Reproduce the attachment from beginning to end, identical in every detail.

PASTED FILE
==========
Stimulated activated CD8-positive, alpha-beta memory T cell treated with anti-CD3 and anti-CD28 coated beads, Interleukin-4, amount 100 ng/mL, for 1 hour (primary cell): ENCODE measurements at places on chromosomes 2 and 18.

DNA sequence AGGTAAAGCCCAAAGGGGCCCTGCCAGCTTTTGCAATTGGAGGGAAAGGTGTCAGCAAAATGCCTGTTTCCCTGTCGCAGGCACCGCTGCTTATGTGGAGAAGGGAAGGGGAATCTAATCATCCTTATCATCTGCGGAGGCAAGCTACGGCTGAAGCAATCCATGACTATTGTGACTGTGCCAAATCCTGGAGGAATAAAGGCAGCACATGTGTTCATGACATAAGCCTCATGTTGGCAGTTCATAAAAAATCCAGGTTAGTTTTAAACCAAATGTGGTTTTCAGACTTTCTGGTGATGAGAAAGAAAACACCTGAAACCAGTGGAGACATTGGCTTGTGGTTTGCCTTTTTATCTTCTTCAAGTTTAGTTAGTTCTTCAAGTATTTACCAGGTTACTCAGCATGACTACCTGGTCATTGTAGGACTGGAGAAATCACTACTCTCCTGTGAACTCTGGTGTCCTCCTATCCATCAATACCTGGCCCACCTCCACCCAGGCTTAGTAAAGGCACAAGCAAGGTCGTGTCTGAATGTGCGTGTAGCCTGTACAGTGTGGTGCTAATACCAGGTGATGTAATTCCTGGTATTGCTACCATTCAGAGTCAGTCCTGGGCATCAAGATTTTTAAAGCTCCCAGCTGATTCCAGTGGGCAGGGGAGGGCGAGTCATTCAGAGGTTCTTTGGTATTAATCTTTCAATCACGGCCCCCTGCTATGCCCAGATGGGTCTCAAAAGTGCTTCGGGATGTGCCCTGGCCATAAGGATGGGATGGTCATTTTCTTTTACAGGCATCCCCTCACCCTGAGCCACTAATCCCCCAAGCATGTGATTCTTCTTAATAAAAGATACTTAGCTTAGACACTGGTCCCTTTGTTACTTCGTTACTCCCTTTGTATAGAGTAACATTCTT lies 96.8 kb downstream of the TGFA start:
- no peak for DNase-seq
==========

Stimulated activated CD8-positive, alpha-beta memory T cell treated with anti-CD3 and anti-CD28 coated beads, Interleukin-4, amount 100 ng/mL, for 1 hour (primary cell): ENCODE measurements at places on chromosomes 2 and 18.

DNA sequence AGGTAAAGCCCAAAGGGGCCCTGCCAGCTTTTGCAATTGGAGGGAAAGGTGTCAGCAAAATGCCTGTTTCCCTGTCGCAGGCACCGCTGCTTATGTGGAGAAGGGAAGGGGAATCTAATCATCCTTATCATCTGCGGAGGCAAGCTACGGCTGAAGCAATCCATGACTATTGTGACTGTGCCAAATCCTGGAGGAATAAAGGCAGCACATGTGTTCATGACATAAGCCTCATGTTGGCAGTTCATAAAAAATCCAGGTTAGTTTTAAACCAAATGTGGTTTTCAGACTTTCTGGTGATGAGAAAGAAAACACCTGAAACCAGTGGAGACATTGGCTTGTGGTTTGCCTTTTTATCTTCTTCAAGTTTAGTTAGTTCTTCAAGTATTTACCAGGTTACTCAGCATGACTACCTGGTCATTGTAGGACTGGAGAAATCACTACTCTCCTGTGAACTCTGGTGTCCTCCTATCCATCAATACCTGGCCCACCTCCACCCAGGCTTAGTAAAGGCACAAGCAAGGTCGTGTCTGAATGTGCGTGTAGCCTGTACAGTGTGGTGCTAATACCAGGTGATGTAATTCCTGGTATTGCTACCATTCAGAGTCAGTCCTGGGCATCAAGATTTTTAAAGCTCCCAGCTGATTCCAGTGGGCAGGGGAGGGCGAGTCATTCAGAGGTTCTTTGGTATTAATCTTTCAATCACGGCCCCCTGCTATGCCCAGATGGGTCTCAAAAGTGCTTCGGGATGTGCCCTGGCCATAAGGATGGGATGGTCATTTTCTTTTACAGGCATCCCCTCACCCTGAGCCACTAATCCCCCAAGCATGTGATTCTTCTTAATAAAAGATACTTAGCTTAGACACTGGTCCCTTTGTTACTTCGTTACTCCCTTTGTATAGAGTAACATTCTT lies 96.8 kb downstream of the TGFA start:
- no peak for DNase-seq